Helen Frankenthaler American, 1928-2011
Helen Frankenthaler, an integral member of the so-called second wave of Abstract Expressionists, is lauded for her material experimentation. Across her lush canvases, she developed her signature soak-stain technique, in which she applied washes of thinned paint to unprimed canvas. This strategy created vivid, apparently flowing blocks of color and exerted a strong influence on color field painters such as Morris Louis and Kenneth Noland.
During her lifetime, Frankenthaler showed extensively in cities including New York, Los Angeles, Paris, San Francisco, Chicago, and London, among others. Her work belongs in the collections of the Art Institute of Chicago, the Metropolitan Museum of Art, the San Francisco Museum of Modern Art, the Tate, and the National Gallery of Art in Washington, D.C. In addition to her paintings, Frankenthaler also made ceramics and steel sculptures and maintained an extensive printmaking practice (via Artsy).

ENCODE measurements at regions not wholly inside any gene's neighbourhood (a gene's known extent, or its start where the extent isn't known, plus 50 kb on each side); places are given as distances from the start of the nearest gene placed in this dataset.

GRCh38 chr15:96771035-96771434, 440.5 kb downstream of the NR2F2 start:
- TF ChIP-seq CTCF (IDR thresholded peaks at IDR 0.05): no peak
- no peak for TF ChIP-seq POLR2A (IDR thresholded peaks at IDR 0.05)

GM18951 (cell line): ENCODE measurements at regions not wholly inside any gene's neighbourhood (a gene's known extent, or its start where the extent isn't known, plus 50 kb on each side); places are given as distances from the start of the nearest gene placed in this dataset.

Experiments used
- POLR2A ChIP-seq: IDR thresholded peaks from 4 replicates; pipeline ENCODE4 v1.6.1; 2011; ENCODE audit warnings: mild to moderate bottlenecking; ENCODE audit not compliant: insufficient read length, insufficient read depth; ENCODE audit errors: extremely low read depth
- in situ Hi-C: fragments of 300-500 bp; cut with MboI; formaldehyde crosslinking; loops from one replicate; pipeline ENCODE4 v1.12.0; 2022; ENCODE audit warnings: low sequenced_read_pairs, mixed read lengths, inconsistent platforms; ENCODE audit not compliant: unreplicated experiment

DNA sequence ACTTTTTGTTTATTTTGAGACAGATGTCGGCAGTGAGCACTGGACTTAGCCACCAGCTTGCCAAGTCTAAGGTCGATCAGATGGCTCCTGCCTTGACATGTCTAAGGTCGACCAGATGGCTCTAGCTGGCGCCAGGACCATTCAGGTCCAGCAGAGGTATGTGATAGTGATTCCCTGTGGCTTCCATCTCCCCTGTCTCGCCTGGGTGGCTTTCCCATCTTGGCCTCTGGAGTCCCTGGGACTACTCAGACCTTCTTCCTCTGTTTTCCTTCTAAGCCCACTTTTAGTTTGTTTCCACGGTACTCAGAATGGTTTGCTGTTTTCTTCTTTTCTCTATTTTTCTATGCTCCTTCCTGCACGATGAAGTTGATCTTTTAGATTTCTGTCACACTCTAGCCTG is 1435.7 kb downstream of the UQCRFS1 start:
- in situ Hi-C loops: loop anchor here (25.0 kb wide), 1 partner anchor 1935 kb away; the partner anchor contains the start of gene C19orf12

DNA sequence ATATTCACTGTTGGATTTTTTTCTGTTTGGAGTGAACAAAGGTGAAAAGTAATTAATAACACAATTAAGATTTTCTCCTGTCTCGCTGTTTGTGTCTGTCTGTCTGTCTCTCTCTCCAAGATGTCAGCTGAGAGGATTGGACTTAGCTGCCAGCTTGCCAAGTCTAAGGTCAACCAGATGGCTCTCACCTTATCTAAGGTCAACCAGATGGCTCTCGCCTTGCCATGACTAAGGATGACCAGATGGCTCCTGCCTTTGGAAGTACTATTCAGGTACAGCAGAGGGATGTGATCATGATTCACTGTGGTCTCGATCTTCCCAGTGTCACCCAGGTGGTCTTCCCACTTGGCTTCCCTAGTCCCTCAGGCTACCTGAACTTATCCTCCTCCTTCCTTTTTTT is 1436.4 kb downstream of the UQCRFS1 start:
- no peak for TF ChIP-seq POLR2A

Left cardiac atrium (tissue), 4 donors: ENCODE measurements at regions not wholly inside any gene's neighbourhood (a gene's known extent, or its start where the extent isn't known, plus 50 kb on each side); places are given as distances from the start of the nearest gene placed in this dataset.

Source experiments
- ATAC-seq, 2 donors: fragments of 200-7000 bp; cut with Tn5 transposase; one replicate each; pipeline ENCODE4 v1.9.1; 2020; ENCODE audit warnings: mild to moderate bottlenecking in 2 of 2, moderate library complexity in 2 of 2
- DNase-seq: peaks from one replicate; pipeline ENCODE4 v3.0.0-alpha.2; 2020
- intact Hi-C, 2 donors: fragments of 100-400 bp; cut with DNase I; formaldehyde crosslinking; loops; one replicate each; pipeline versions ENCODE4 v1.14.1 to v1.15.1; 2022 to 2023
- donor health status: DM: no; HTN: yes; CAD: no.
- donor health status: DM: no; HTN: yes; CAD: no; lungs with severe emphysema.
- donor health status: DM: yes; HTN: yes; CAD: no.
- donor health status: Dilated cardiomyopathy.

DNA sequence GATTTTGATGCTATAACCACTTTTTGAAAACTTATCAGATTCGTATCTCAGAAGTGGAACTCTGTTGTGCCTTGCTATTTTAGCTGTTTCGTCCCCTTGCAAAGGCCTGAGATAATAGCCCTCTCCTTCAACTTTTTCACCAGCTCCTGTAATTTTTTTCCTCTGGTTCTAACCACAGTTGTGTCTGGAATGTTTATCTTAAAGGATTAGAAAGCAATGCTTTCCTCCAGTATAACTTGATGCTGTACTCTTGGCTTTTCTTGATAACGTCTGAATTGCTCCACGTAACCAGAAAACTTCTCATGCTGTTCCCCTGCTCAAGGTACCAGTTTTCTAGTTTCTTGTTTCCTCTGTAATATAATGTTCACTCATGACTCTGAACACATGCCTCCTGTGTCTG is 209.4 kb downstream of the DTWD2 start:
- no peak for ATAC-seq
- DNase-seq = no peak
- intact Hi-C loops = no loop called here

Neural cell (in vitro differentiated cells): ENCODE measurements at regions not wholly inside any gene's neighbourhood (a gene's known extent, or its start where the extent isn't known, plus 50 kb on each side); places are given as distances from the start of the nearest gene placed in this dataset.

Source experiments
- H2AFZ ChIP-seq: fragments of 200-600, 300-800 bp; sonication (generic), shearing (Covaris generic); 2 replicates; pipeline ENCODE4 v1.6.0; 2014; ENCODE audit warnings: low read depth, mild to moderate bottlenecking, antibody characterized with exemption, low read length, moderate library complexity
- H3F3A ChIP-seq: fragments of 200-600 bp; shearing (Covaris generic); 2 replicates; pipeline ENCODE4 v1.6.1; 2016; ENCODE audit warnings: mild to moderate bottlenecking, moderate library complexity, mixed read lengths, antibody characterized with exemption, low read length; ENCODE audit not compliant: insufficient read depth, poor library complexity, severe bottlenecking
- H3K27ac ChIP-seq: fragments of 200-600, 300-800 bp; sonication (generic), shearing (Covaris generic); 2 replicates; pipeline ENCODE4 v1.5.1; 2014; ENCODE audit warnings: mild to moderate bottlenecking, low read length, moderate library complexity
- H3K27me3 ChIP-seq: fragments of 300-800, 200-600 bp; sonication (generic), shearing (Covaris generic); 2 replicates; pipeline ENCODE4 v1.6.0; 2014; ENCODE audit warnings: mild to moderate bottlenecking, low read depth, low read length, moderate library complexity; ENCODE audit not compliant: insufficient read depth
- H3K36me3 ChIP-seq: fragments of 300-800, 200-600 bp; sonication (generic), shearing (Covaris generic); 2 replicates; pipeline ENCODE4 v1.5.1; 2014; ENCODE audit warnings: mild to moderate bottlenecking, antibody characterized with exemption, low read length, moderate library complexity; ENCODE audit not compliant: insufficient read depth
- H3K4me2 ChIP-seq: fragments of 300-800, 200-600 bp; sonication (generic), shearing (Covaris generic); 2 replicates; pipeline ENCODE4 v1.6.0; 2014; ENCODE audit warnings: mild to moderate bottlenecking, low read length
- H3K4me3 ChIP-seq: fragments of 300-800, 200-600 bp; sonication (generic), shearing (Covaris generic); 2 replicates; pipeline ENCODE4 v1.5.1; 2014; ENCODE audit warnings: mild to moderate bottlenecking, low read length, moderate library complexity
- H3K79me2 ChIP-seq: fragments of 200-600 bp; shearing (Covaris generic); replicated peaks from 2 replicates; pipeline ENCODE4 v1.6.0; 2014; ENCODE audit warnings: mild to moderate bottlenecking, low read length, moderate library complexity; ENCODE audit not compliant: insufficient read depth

In Frankenthaler's monumental print Tout à Coup, “the artist’s gestural handwriting is brilliantly alive, activating the vivid red and orange field as if with an electrical charge. Each stoke and shape has distinctive modifications within it, however, and their surfaces reveal the lushness and diversity aquatint etching can yield in the hands of a master. Tout à Coup is one of the prints… that was made in privacy, the artist having asked all of the workshop staff to leave her alone in the studio” (Ruth Fine, Helen Frankenthaler: Prints (Washington: National Gallery of Art, 1993), p. 32).